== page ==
Environmental Factors : Mastitis


Climate may have a direct and indirect influence on the onset of mastitis. Exposure to intense cold, draughts, excessive humidity or heat predisposes cattle to mastitis. A particular type of ma~titis often called summer mastitis is caused by biting insects that contaminate the udder with the bacteria. Climate may also have an indirect influence. For example, muddy conditions outdoors caused by abundant rainfall will increase the number of microorganisms and thus increase risks of infection.



The mere fact of keeping cows indoors increases the incidence of mastitis. When cows are inside, the risk of udder injury increases. There are also microorganisms whose populations are less concentrated outdoors. It would appear that mastitis is less common with loose housing systems than with tied housing systems. Draughts excessive humidity and frequent changes in temperature in a barn are factors that lead to increased incidence of mastitis.



Whether with loose or tied housing systems, bedding plays an important role in the incidence of mastitis. This is easy to understand when considering the mastitisinfected milk that reaches the ground, the humidity that favours the development of microbes on bedding and that cows often spend 14 hours out of 24 in contact with their bedding. Inadequate bedding in loose-housed herds, particularly large herds, may lead to serious situations in the case of contagious mastitis.



In the stressed environment, the immune system of the animal is less efficient, therefore resistance to microbial infestations is less. Therefore, the more stress there is, the greater the chance of mastitis.
The following are some sources of stress: o Excessive density of animals. The proximity of cows encourage microbial exchanges and tense relations between animals;

  •  The excessive density of animals. The proximity of cows encourage microbial exchanges and tense relations between animals;
  •  Irregular management, unpredictable behaviour on the part of the farmer;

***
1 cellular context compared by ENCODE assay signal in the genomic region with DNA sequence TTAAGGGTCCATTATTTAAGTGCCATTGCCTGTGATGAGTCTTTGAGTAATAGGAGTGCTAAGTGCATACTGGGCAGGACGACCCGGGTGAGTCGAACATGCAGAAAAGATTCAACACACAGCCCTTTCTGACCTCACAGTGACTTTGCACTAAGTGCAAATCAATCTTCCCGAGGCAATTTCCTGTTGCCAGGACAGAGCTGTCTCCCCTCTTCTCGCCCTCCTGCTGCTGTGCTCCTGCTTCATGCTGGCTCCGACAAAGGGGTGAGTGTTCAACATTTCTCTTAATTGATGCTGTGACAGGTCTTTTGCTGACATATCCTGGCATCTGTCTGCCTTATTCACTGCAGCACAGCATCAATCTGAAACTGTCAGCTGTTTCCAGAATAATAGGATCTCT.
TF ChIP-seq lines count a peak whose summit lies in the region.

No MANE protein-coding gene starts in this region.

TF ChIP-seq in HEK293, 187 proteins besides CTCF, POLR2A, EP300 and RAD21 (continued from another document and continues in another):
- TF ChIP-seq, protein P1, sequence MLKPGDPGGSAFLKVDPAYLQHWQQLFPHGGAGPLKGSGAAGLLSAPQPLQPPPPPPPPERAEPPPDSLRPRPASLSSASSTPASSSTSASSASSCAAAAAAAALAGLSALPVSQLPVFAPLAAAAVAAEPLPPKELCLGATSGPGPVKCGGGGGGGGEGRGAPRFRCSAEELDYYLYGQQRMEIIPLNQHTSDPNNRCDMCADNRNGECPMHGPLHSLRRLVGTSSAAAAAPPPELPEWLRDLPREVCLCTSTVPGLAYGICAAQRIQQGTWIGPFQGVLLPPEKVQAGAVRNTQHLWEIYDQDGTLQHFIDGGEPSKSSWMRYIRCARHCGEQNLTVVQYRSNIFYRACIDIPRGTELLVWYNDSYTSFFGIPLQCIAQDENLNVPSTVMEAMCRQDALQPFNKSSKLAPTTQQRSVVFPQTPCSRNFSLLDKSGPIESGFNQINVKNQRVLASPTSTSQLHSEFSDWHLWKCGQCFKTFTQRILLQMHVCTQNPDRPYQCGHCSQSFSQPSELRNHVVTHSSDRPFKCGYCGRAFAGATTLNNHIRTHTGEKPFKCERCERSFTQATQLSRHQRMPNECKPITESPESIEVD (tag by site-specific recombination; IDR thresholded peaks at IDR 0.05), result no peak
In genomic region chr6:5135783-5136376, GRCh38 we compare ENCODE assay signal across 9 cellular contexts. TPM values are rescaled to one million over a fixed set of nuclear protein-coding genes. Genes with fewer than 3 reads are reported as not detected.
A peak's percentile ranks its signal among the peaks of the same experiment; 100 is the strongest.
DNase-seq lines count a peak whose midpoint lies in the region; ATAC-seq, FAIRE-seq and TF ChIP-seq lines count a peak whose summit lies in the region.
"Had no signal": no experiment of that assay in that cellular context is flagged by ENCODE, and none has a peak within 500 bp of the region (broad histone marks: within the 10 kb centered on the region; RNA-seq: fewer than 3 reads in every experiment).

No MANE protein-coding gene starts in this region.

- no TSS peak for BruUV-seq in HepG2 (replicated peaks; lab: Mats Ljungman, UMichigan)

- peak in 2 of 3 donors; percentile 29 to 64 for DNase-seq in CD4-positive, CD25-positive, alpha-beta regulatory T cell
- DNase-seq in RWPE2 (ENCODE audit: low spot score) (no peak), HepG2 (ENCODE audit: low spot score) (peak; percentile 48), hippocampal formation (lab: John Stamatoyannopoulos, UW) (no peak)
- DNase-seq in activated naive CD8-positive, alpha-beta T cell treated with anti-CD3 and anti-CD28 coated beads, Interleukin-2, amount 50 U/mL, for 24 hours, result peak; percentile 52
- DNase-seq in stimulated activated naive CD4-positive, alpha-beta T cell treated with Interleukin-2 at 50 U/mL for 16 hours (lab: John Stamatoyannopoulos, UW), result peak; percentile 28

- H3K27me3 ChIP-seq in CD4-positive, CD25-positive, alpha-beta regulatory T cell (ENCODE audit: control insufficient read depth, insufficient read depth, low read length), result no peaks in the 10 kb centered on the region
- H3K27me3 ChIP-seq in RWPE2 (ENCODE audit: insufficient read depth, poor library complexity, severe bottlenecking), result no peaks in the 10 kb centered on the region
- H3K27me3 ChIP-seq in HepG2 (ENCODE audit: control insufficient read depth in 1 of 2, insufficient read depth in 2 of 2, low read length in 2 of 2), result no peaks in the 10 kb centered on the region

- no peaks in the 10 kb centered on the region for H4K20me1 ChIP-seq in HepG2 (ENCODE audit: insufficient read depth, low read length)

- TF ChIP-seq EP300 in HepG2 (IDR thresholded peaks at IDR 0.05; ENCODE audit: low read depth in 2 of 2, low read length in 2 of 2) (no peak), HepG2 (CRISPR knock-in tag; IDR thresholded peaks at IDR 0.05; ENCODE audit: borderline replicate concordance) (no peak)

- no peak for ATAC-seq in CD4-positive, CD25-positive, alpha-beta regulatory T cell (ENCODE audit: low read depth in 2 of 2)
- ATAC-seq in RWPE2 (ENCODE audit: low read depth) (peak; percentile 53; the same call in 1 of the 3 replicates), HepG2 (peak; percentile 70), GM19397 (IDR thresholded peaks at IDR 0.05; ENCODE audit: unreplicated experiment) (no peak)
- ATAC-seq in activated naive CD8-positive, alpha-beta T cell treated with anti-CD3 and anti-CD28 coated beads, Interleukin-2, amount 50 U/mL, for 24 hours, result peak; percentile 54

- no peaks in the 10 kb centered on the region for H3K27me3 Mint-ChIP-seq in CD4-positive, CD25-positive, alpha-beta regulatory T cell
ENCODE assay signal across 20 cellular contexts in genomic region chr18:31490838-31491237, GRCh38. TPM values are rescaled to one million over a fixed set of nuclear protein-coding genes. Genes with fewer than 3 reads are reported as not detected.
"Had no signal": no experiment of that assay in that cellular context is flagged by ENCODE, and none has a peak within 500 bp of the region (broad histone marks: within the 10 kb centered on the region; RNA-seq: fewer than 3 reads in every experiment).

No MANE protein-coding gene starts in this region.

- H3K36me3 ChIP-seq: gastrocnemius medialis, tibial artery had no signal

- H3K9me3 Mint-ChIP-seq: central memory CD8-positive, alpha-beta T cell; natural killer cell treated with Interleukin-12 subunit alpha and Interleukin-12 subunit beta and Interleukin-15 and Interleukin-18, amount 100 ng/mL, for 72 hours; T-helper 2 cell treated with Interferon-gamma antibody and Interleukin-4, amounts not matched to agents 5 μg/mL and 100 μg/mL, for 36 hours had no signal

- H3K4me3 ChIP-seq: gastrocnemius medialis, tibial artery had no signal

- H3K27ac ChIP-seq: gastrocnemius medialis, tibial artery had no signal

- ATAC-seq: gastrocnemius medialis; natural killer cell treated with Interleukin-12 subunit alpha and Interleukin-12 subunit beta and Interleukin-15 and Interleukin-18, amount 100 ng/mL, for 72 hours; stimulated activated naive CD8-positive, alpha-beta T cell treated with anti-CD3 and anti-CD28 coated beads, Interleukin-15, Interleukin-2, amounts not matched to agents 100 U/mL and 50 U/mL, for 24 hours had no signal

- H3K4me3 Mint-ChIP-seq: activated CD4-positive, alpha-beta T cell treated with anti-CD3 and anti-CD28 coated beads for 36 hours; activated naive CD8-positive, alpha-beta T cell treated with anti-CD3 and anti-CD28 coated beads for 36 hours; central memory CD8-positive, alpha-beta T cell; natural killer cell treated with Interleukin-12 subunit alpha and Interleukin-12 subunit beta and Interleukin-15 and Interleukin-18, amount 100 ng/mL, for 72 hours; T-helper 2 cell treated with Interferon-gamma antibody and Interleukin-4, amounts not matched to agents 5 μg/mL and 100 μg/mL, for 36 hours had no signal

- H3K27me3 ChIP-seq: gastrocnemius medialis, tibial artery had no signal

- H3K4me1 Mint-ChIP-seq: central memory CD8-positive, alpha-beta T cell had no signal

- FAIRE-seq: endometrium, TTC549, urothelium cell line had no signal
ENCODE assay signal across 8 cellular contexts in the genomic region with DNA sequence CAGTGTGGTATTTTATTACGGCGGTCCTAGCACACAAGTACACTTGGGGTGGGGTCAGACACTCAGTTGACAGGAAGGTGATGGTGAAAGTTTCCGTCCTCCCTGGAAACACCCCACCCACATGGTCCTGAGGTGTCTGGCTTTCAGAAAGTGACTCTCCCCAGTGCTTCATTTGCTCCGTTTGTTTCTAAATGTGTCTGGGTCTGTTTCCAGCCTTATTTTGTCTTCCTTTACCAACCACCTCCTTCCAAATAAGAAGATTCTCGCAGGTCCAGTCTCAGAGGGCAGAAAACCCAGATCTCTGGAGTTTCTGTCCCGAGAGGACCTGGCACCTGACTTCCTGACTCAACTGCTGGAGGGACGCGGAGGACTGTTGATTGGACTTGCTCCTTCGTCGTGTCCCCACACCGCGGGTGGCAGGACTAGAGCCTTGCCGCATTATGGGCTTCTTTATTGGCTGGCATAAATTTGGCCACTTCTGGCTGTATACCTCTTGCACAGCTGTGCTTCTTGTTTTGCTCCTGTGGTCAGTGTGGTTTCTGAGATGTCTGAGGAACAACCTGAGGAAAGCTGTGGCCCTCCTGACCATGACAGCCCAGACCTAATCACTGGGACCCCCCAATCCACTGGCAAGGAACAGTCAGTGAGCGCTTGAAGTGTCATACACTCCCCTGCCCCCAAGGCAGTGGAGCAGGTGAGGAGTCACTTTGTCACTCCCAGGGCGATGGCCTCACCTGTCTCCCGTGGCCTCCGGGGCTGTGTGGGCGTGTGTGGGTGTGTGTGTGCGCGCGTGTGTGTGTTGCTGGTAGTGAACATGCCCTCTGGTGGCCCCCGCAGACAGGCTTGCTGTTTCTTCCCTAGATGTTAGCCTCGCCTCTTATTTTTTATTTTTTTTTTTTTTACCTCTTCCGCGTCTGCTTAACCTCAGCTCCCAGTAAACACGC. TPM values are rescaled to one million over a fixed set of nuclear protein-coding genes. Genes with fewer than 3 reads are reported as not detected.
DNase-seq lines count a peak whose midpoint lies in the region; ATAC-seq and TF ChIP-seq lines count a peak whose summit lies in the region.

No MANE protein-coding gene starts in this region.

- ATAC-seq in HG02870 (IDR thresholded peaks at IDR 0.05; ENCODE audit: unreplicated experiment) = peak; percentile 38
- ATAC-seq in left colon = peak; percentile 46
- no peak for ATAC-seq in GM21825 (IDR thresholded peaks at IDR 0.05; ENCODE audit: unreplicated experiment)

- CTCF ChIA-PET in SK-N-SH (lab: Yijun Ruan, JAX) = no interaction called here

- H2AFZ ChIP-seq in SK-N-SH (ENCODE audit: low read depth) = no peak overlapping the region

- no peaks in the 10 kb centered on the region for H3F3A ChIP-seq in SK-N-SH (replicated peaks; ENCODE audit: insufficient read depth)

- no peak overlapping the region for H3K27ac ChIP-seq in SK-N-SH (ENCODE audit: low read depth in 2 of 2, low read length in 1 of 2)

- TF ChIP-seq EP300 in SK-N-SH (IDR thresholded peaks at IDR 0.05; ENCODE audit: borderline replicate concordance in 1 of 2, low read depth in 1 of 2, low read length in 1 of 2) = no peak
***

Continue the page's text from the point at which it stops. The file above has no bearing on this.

• Noise

Genetic factors

Hereditary factors may influence susceptibility to mastitis. The different dairy cattle breeds are not equally susceptible to mastitis. High yielding cows are more likely to be affected. Selective breeding that focuses solely on milk production is undoubtedly an important factor in higher rates of mastitis. According to different sources, hereditary factors account for 12% to 20% of susceptibility to mastitis in a single breed. Genetically, there is a correlation between the percentage of milk fat and the incidence of clinical mastitis.


Nutritional Factors

Two practices that increase the risks of mastitis are rapid changes in diet and excess or imbalance in the different components of rations. Excessive nitrogen or protein in feed is often mentioned as one of the factors causing mastitis. It is recommended that reduced quantities of concentrates be given to a cow with mastitis. A high energy content in rations increased the incidence of mastitis in first lactation cows whereas it had the opposite effect on the other cows.


Silage and hay

Poor quality silage has a very negative effect on the immune system. The overheated proteins and sugars may kill the white blood cells protecting the udder. Cows fed with hay and grain have greater resistance in every way to several pathogens than cows fed with silage. In some cases, Pseudomonas and Proteus are the only microorganisms that survive the high temperatures produced in silage. Although rare, silage contaminated this way may then be a source of mastitis caused by these types of organisms. Mouldy hay and mycotoxins also harm white blood cells and therefore weaken the immune system.


Selenium and vitamin E

Maintaining an adequate level of selenium in the system helps to prevent mastitis, reduce the severity of infection and causes it to last for a shorter period of time. Selenium serves to reinforce the immune system response by increasing the release of leucocytes and increasing the efficiency of phagocytes. Selenium and vitamin E work together in the system. Thus, a vitamin E supplement of 1000 IU/day alone reduces the somatic cell count but not the incidence of mastitis.

The role of selenium is considered to be most significant in the case of subclinical mastitis. Vitamin A deficient rations reduce immunity. Integrated human factors with herd management influence the causation of mastitis. The geographical position of the farm, treatment of dry cows, replacement cows produced on the farm, positive attitude towards milking, family enterprise result in the low somatic count. Tied housing, obsolete milking equipment, short withdrawal period after antibiotic treatment are responsible for the high bacterial count. Average herd, treatment of dry cows, tendency to seek out information, elimination of cows that are too susceptible are ideal for high milk yield.



  • Central Coastal Agricultural Research Institute, Ela, Old Goa, Goa
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